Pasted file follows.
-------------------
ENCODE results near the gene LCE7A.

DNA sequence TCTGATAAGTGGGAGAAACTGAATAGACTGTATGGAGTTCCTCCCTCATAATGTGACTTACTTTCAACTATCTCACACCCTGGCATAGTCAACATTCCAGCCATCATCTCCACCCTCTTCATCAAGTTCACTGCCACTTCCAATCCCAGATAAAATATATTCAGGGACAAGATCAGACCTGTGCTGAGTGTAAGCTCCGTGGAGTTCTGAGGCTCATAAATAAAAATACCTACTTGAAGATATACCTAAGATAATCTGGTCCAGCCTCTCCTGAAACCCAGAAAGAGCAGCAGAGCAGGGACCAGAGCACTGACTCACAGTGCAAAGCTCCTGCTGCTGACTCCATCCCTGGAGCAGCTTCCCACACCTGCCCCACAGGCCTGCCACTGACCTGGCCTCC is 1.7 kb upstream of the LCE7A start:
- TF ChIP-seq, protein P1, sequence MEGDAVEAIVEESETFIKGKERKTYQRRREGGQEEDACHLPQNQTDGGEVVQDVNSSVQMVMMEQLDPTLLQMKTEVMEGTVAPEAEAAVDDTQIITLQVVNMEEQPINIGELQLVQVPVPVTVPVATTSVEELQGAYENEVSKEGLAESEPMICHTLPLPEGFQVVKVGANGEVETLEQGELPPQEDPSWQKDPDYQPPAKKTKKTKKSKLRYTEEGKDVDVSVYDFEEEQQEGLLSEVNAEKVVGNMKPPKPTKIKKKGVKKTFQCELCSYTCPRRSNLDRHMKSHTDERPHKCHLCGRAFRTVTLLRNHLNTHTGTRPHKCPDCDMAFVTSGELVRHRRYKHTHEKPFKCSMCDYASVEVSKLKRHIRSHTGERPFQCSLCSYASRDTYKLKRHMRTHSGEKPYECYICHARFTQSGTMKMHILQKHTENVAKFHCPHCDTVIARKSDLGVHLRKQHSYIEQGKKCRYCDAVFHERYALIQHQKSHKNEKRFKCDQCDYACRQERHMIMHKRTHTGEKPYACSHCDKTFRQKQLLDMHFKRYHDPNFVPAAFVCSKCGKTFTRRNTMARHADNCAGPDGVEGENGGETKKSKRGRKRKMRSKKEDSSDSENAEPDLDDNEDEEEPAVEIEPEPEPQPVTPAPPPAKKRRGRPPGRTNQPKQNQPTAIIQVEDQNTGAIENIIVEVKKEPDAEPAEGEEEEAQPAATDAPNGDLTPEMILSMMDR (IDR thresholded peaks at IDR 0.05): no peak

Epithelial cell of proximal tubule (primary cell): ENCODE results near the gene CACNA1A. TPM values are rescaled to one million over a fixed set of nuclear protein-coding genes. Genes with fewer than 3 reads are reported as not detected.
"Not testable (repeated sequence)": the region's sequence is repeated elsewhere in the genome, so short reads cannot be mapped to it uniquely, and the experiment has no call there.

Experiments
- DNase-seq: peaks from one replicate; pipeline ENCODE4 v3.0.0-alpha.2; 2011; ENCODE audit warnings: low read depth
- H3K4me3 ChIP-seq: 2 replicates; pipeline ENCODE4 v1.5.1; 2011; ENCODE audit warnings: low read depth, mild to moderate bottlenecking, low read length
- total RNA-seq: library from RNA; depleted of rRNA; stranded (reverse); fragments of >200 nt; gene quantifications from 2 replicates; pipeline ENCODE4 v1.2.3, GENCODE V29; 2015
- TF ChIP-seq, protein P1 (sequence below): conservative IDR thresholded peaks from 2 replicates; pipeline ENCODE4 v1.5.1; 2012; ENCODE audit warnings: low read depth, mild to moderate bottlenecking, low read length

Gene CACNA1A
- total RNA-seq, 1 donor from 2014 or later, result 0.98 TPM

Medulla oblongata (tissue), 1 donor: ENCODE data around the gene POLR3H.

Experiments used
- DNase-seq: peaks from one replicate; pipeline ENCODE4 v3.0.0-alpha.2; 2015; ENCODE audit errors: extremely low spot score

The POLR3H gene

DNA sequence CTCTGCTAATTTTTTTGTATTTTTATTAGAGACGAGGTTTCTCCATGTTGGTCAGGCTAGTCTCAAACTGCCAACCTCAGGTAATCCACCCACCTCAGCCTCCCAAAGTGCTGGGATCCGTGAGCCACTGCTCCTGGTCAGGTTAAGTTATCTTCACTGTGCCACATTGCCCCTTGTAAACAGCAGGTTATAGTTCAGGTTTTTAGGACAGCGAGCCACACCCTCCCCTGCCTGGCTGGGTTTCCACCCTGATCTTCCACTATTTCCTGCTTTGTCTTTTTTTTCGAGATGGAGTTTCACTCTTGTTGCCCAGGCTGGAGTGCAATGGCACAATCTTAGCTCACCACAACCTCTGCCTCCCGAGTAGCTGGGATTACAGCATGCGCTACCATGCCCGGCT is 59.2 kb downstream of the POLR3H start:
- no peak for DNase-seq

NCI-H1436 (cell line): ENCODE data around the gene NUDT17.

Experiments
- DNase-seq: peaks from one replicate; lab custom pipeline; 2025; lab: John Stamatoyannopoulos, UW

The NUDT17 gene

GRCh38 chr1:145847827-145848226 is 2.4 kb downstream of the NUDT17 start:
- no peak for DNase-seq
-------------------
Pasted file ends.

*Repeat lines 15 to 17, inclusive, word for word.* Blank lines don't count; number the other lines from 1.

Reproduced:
- DNase-seq: peaks from one replicate; pipeline ENCODE4 v3.0.0-alpha.2; 2015; ENCODE audit errors: extremely low spot score

The POLR3H gene

DNA sequence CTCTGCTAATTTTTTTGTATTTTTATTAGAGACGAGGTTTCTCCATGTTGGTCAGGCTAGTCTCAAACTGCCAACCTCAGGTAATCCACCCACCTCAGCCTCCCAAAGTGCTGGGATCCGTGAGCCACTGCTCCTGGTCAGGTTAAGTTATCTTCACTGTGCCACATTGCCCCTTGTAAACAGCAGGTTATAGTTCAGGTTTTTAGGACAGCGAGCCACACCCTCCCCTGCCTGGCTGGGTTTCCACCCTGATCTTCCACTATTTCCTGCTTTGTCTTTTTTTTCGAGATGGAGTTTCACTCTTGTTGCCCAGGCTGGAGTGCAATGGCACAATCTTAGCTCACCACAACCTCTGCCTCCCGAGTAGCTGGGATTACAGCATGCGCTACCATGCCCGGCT is 59.2 kb downstream of the POLR3H start: